Is that any way to run a university, let alone find the truth? Of course not. So why can’t we talk about it?
Walsh’s trip to a women’s march is particularly enlightening. Of course no one on camera can say what a woman is, leading to more unintentional laughs.
Walsh is bumped, called an expletive, shouted down and treated like a supervillain. Yet he’s polite, doesn’t raise his voice and keeps his tone docile.
The “a**hole” chant meant to chase him away isn’t so kind.
“What Is a Woman?” veers into black comedy on a few occasions, but not by choice. Walsh’s long-ranging interview with a gender studies professor finds the star drilling down on a basic principle.
“When you use that terminology you’re being malignant and harmful,” the professor says. One therapist asks, with a straight face, “whose truth are we talking about?”
Welcome to 2022.
RELATED: Gervais Laps Chappelle in Trans Jokes with “SuperNature’
Democratic Rep. Mark Takano of California patiently answers some of Walsh’s queries before abruptly ending the interview. I just wanted to know what a woman is, Walsh says to the fleeing congressman.
“And you’re not gonna find out,” an off-screen voice barks, presumably part of Takano’s press team. Imagine thinking that’s a burn, not an admission of some kind.
What’s lingers about the compulsively watchable film is that Americans are terrified of speaking on the subject for fear of saying the wrong thing. It leads to silence, befuddled looks and abject fear.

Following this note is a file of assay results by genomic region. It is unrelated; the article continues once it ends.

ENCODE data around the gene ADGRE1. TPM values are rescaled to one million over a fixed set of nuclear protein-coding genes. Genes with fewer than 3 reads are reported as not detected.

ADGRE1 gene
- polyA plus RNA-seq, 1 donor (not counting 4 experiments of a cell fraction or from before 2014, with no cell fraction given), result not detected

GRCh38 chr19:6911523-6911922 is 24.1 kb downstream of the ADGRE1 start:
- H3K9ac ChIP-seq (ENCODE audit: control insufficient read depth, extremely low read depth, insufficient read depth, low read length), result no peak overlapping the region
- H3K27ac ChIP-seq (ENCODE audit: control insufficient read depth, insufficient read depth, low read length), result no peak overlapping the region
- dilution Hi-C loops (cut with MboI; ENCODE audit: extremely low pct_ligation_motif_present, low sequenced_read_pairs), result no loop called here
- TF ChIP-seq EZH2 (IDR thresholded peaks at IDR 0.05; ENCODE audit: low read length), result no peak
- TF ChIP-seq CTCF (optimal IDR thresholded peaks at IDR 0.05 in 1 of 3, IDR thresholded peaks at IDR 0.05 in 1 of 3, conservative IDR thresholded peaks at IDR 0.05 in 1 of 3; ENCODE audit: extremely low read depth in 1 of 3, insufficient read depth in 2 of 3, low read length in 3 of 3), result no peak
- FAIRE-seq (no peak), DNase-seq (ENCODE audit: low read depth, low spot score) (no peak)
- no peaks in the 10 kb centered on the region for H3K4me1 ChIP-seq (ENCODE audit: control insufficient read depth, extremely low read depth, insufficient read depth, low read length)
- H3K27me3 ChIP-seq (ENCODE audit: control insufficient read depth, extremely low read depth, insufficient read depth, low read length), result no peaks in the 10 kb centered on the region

It’s woke, Cancel Culture and societal groupthink all rolled into one oppressive, anti-American stew.
And how can self-described feminists go to sleep at night knowing they can’t define what a woman actually is?
At times, “What Is a Woman?” carries a Michael Moore-like motif, or so it would appear. We learn about “Johnny the Walrus,” Walsh’s best-selling book about a lad who’s convinced he’s a long-toothed critter.
Except the documentary reveals how a major bookseller took the tome off the shelves.
More consequentially, we watch Walsh’s appearance on “The Dr. Phil Show” debating trans individuals. The episode in question, which allowed a free flow of ideas without anyone storming off, got yanked by both CBS and Hulu.
Shut up. Accept the new narrative. And, if you didn’t hear us the first time, we said, ‘shut up.’
The film could use some hard data, along with more experts, to back up Walsh’s arguments. Even more necessary? Empathy for those who believe with all of their hearts they ended up in the wrong body.
It doesn’t matter where viewers stand on the issues explored in “What Is a Woman?” If we can’t talk about the subjects, if just doing so puts us at some kind of risk, that’s a problem.
HiT or Miss: “What Is a Woman?” will trigger a considerable part of the viewing audience. That alone is reason enough to watch this smartly packaged editorial.